Kindler gets it. One of his first comments to the press was targeted right at company investors and potential company investors.
"We will transform virtually every aspect of how we do business, focusing on actions that create and sustain value for our
shareholders" Kindler said. He added the company will "pursue a broader portfolio of opportunities, including biologics, oncology
medicines, potential new treatments for Alzheimer's disease and even vaccines."
Part of that plan will be for Kindler to follow through on last month's deal to sell Pfizer's consumer products division to
Johnson & Johnson for $17 billion. That should give Pfizer some financial wiggle room as it sorts out its pipeline issues.
Deals to sell other operations this year and next should add more cash to Pfizer's financial arsenal—about $34 billion or
While Pfizer will continue to depend on established drugs like Lipitor (analysts estimate $13 billion in sales from the cholesterol
drug in 2006), the added cash will buy the company some much needed time and address Wall Street's cry for new drugs to take
the place of the expiring old ones. Kindler can help right away by applying his legal smarts to the patent protection process
and to the regulatory approval process. In other words, expect to see Kindler lobbying for more lax regulations on C-SPAN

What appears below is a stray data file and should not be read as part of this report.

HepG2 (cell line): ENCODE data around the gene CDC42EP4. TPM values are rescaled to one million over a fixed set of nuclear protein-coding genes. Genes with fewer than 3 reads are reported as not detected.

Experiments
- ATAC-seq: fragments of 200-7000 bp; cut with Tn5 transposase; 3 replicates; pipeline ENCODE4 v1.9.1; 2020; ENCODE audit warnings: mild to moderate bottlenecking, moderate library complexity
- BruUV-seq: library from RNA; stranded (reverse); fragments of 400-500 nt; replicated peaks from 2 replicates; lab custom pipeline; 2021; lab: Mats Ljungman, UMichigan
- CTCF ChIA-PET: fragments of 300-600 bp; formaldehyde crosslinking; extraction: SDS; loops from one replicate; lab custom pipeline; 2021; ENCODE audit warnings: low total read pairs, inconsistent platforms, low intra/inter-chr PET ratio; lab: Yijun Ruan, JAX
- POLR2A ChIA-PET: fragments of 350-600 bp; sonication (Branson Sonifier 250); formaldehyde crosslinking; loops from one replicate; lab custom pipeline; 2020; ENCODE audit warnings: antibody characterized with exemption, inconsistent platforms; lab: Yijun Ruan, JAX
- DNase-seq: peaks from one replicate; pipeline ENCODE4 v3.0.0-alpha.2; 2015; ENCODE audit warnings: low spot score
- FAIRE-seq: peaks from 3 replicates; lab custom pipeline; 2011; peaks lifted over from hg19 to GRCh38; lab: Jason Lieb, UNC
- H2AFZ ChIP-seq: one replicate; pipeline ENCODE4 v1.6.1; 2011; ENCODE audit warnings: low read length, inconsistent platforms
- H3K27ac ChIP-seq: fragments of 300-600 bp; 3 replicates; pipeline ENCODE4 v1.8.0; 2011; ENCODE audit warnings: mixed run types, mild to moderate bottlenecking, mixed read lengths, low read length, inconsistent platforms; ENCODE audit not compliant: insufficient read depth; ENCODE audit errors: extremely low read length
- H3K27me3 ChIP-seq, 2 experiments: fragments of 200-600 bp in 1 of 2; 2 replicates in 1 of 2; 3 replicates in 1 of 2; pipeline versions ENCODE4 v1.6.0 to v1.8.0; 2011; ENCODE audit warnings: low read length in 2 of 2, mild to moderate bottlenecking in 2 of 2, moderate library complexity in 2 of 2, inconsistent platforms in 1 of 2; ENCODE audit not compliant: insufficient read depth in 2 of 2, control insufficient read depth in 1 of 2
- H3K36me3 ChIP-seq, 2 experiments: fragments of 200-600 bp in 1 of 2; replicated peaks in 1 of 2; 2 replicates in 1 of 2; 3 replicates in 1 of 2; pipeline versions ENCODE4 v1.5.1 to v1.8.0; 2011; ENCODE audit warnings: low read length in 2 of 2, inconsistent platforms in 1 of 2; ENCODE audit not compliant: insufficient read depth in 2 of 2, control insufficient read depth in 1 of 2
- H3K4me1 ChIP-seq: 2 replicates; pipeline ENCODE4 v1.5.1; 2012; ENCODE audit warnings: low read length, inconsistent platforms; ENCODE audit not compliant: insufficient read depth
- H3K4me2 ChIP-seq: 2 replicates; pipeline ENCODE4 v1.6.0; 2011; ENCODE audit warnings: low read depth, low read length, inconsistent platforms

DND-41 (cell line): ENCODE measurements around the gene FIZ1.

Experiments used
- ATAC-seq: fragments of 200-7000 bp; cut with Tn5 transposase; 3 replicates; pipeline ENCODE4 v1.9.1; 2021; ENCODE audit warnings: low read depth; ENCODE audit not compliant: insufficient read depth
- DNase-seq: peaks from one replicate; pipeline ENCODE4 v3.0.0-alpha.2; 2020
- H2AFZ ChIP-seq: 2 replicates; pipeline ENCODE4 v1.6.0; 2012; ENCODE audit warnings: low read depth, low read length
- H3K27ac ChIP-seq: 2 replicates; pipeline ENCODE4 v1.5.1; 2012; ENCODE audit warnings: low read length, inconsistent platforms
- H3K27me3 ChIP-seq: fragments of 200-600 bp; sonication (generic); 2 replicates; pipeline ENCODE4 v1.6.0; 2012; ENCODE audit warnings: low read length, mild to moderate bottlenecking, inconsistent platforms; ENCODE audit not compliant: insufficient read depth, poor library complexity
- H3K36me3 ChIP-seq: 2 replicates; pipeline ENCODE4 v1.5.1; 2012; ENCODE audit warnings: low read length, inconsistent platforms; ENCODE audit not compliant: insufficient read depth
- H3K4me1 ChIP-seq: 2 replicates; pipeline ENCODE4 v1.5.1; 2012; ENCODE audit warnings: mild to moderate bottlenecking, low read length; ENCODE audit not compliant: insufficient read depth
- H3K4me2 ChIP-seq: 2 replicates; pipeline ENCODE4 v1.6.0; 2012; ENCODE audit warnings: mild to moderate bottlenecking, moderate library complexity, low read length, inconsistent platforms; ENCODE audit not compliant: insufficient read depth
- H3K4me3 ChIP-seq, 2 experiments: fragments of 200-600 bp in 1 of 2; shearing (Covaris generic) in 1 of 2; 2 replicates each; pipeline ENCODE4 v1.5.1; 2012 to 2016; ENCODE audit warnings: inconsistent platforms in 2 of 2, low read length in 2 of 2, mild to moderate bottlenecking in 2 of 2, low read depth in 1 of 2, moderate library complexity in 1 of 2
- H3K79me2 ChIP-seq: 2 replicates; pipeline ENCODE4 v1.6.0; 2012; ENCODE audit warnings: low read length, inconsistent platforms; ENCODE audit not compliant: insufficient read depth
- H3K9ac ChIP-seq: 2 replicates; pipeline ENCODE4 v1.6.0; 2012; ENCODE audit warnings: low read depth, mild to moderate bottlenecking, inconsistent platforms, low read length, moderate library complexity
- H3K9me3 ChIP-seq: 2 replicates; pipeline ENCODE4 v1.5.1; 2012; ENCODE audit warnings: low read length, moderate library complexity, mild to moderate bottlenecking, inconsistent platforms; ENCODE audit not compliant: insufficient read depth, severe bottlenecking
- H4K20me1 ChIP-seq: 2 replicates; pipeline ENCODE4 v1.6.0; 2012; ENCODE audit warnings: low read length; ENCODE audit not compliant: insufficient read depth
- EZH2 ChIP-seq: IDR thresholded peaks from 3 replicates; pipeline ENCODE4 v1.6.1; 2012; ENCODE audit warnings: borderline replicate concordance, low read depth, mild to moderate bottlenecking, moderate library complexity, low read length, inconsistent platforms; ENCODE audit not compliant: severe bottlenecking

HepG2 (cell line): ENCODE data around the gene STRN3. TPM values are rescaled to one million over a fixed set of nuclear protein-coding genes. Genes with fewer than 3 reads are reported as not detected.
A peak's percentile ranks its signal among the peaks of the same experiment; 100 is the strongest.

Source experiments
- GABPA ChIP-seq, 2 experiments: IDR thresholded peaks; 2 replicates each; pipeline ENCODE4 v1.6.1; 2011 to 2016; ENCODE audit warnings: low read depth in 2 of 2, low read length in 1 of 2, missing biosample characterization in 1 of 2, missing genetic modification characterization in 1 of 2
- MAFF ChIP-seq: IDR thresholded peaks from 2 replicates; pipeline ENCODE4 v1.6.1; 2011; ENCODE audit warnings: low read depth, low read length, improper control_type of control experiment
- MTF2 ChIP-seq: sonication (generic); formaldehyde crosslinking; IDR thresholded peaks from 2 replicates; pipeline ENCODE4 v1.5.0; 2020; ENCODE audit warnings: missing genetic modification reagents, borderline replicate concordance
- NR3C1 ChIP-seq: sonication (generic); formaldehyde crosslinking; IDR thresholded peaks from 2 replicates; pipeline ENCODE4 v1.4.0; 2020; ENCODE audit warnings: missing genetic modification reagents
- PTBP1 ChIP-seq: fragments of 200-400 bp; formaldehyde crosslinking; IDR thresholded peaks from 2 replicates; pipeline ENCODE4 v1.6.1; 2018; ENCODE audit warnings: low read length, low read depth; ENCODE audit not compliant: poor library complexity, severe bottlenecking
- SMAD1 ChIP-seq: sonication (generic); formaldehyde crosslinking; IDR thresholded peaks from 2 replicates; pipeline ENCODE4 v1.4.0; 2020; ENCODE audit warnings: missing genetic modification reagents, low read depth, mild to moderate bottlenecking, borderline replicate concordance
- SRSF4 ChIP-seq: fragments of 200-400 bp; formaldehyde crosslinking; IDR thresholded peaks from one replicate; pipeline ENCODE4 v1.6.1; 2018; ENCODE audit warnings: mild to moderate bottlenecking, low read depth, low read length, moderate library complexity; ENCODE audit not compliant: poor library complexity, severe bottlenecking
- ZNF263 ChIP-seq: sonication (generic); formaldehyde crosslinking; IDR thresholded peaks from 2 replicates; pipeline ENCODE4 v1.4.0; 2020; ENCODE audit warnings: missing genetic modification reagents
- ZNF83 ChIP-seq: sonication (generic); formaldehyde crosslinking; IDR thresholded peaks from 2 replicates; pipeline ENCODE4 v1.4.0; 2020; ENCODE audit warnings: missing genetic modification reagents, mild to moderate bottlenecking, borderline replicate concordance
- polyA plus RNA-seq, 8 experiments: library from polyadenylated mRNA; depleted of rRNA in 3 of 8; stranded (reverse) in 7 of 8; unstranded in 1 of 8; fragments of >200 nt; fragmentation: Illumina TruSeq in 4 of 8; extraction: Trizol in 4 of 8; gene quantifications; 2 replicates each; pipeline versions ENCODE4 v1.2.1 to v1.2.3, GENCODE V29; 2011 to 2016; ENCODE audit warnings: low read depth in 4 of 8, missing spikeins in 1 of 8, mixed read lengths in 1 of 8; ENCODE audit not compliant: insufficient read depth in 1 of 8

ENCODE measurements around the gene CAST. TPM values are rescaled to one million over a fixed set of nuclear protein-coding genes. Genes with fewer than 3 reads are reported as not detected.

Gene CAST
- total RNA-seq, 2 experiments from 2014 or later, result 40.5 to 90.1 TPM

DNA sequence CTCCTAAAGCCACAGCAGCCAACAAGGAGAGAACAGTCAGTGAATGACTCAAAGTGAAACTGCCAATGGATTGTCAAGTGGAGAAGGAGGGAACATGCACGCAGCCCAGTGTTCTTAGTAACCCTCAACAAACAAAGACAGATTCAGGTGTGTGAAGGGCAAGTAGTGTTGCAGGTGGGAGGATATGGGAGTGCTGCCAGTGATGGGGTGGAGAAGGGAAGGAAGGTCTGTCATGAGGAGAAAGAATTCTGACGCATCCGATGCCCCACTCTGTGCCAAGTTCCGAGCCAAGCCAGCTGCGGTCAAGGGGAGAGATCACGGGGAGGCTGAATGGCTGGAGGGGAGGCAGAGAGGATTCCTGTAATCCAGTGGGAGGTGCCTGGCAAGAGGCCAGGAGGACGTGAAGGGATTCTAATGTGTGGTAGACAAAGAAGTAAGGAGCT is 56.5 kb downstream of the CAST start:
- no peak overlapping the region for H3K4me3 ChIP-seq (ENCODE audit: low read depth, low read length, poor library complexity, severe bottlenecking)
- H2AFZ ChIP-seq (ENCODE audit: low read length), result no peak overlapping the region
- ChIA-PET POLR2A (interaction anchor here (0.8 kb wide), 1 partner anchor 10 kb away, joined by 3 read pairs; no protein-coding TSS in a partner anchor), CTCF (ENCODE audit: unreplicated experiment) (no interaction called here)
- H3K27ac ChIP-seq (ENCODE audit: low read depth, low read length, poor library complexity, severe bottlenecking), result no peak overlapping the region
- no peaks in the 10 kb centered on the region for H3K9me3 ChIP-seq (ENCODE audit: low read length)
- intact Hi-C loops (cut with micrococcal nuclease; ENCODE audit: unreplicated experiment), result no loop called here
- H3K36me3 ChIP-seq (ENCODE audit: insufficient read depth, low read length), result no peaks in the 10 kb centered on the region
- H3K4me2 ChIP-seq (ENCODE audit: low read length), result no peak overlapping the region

during the next several years.
AN INDUSTRY LOOKING FOR CRISIS MANAGERS
In broader terms, it's becoming increasingly apparent that Pfizer will be among the first of many pharmaceutical firms to
begin bringing in hands-on lawyer types who know patent law, know drug side effect issues inside and out, and know how to
work with federal regulators. Gone will be the days of hiring academics, scientists, and marketing gurus as CEOs.
It's a new reality for drug companies and the board of directors at Pfizer should be given credit for recognizing it first.
The game is changing in the biosciences market and, as usual, the money changers realize that first. No longer can drug companies
afford to prop up loyal company lifers who don't know the difference between patent protection and patent leather shoes.
That's not to knock McKinnell directly, because patent and regulatory issues aren't his bread and butter. But it had better
be for a new generation of CEOs who have to grapple with management issues that transcend simple market share and matrix management
Celebrity author and business/finance commentator for CNN and Fox News, Brian O'Connell has written for The Wall Street Journal and Newsweek, 79 Radcliffe Drive, Doylestown, PA 18901, 267.880.3144, fax 267.880.1939, firstname.lastname@example.org